'Beyond: Two Souls' - review

Tuesday, 08 October 2013 11:00 AM Written by 

BeyondCoverThe PlayStation 3’s 2010 exclusive “Heavy Rain” was a significant progression for video games with its cinematic narrative. Developer Quanitic Dream used unconventional controls so traditional gameplay could take a backseat while the focus was on the game’s story. But the game’s subpar acting performances became the distraction that the developers tried to avoid.

Quantic Dream looks to rectify that mistake in “Beyond: Two Souls,” another story driven game, that stars Academy Award Nominees Ellen Page and Willem Dafoe. Having two experienced actors at the helm is the difference maker that allows the game to succeed where its predecessor failed.

Page plays the role of Jodie Holmes, a young girl who has the gift – or curse – of being connected to a spirit from another world called an entity. This entity named Aiden has the ability to manipulate objects, but is invisible to people in Jodie’s world. “Beyond: Two Souls” follows 15 years of Jodie’s life as she struggles through her childhood, adolescence, and adulthood.

The Department of Paranormal Activities (DPA) develops an interest in Jodie’s unique circumstances. Researcher Dr. Nathan Dawkins (Dafoe) finds himself in dual roles as a researcher and Jodi’s father figure. The line between these roles blurs as the DPA discovers a way to gain access to Aiden’s world.

Page and Defoe lent their faces as the characters and performed the motion capture work for their scenes. This technology allows “Beyond” to appear more like a movie starring the duo, rather than a video game.


The story is told in a non-linear fashion throughout the course of Jodie’s life. Chapters jump sporadically between her adult, teen, and childhood ages, filling in key information as the story progresses. This style was confusing at first, but a timeline displayed between chapters helps the player figure out when the next events took place.

Like “Heavy Rain,” “Beyond” is a video game that is built like a choose-your-own-adventure book. A conversation may take place on the screen, and a quick and noninvasive prompt will allow the player to choose Jodi’s response. The player’s decisions have an impact on the story, and even affect the ending.

This controls that change depending on the context of the scene are intentional, so the narrative isn’t lost behind confusing button mapping. The triangle button is the only constant, which is used to switch between Jodie and Aiden. With simple controls, “Beyond” can be enjoyed by non-traditional gamers.

The developers figured out a way to get rid of some button prompts altogether. During high action, the scene will enter slow motion. Whichever direction Jodie is moving, the analog stick input has to match the direction of her movement for a successful action. For example, if debris is flying towards her, causing her to begin a ducking animation, the analog stick has to be pulled down. If she’s punching an enemy from right to left, the stick needs to be flicked left.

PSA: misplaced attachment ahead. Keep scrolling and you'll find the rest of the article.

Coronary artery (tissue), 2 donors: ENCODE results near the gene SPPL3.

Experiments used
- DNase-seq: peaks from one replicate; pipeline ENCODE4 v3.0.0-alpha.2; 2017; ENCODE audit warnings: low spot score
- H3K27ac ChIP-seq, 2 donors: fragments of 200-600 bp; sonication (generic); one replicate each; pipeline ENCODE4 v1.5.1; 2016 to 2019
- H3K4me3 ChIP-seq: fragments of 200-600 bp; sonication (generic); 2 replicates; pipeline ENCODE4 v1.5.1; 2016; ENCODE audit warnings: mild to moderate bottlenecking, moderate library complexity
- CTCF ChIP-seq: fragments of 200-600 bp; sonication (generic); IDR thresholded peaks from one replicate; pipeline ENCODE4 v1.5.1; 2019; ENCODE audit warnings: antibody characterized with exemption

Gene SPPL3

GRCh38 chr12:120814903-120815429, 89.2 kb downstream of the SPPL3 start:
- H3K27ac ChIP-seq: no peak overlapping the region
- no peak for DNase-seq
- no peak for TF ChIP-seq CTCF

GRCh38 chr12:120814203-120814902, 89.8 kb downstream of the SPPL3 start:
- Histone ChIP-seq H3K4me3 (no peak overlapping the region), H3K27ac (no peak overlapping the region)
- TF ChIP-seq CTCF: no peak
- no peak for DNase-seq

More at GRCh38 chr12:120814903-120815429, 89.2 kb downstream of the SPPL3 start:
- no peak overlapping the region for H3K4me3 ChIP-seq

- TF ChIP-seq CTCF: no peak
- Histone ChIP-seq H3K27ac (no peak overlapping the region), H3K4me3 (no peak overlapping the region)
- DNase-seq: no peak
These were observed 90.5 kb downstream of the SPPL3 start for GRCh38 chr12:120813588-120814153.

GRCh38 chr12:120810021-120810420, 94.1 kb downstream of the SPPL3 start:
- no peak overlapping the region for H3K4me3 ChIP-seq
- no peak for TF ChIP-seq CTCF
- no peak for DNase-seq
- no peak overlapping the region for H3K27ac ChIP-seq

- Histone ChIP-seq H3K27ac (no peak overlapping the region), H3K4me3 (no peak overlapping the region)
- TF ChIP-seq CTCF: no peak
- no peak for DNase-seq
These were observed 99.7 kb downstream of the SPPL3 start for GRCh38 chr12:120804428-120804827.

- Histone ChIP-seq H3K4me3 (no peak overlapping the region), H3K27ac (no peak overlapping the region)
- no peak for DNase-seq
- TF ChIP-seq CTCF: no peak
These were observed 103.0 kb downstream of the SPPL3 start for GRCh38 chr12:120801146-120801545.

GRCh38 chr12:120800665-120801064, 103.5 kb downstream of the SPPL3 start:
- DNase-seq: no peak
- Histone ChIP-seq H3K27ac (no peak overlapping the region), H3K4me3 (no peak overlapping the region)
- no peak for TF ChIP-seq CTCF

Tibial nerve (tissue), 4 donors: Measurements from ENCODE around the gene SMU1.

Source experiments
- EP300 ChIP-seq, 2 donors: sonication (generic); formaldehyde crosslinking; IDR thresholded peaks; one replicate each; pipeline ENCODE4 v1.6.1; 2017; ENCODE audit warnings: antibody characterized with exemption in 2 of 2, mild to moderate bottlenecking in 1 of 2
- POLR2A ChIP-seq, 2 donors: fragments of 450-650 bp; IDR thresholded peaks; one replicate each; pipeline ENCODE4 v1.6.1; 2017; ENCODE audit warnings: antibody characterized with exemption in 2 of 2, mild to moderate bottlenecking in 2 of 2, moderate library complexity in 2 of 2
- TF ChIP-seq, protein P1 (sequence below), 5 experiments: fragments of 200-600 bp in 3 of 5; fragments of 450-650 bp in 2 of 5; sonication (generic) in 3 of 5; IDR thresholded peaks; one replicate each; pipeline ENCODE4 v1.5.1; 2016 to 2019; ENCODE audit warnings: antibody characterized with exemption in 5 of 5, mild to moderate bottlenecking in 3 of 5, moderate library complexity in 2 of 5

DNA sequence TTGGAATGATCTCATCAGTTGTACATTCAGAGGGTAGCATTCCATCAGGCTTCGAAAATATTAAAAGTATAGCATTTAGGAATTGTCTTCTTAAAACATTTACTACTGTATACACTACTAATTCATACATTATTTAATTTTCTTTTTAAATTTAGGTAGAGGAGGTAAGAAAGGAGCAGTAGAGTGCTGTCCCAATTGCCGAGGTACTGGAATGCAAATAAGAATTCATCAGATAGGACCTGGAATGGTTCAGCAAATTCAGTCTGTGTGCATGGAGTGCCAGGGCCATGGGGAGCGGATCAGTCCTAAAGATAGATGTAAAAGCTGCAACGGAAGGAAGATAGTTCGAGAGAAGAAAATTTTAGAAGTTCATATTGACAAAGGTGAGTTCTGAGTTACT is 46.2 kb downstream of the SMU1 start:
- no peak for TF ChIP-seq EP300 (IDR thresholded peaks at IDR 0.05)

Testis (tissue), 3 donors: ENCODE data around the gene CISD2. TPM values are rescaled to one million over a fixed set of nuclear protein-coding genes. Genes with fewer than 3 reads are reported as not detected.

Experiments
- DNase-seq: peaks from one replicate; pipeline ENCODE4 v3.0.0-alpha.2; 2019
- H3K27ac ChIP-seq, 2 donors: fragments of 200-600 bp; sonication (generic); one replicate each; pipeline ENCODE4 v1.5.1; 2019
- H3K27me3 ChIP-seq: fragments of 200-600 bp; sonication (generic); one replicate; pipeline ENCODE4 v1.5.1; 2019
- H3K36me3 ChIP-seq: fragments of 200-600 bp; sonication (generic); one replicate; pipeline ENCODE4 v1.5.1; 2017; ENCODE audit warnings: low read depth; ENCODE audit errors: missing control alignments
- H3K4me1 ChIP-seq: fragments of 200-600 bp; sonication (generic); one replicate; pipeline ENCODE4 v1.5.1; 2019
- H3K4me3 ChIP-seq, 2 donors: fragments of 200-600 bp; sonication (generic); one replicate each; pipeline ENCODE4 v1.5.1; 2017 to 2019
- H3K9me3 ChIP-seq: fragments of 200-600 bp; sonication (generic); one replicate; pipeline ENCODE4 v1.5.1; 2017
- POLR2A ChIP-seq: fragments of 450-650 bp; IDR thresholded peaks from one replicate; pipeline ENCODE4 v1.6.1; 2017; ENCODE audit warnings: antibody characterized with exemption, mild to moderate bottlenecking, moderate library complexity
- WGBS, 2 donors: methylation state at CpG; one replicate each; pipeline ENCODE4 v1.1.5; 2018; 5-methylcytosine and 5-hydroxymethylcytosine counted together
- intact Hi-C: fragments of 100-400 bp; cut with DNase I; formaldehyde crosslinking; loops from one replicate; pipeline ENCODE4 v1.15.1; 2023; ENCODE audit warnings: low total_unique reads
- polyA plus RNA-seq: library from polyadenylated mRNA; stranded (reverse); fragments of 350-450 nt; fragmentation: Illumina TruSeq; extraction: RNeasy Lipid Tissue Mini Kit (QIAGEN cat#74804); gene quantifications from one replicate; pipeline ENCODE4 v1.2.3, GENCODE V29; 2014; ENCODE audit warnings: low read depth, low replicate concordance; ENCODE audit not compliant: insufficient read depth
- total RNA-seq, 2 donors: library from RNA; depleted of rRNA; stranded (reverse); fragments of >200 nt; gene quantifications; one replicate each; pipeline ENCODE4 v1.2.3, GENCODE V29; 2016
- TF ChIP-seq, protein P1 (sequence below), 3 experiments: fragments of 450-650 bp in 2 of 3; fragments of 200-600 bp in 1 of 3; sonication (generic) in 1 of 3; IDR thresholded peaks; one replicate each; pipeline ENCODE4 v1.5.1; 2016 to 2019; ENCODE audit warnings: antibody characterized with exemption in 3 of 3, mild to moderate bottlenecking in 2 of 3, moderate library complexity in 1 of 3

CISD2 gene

Quantic Dream took its simple control scheme a step further with the “Beyond” app for mobile devices. With this app, the game can be completely controlled through an Apple or Android touch screen when connected to a PS3 via wi-fi.  This integration goes further to remove barriers so non-gamers can experience and enjoy “Beyond’s” thrilling story.

In an unexpected addition to the game, “Beyond” can be played with two players. One person takes the primary role as Jodie, while someone else can control Aiden. The characters can be controlled by two controllers, two mobile devices, or a combination of the two. Allowing an inexperienced player to control Aiden on the mobile app is a great way to expose someone to this game who otherwise may miss it.


My wife, who has never played a video game from the current generation, played the entire game as Aiden. Progressing and solving the game’s puzzles as a team was an enjoyable experience for both of us. This wouldn’t have been possible without the simplicity of the “Beyond” app.

Beneath this game’s unorthodox controls, innovative mobile app, and stunning graphics, the story and performances capture raw emotion in a world of science fiction. Page shows a broad range from a timid teenager who is bullied because she’s different, to a strong young adult trying to find love with her burden. Her brilliance is equaled by Dafoe, who artfully portrays the complex Dr. Dawkins. The two performances overshadow the occasionally murky logic behind the science fiction.

The story is more about human elements than ghostly entities. Page and Dafoe bring it to life, making “Beyond” a unique experience. Being accessible to gamers and non-gamers alike, it’s a must play for any PS3 owner.


9.25 out of 10




Emotional story aided by brilliant performances

Multiple outcomes provide replay value

Mobile app opens game to non-gamers




Inconsistent logic in the science fiction

Join the conversation:

To report inappropriate comments, abuse and/or repeat offenders, please send an email to socialmedia@post-gazette.com and include a link to the article and a copy of the comment. Your report will be reviewed in a timely manner. Thank you.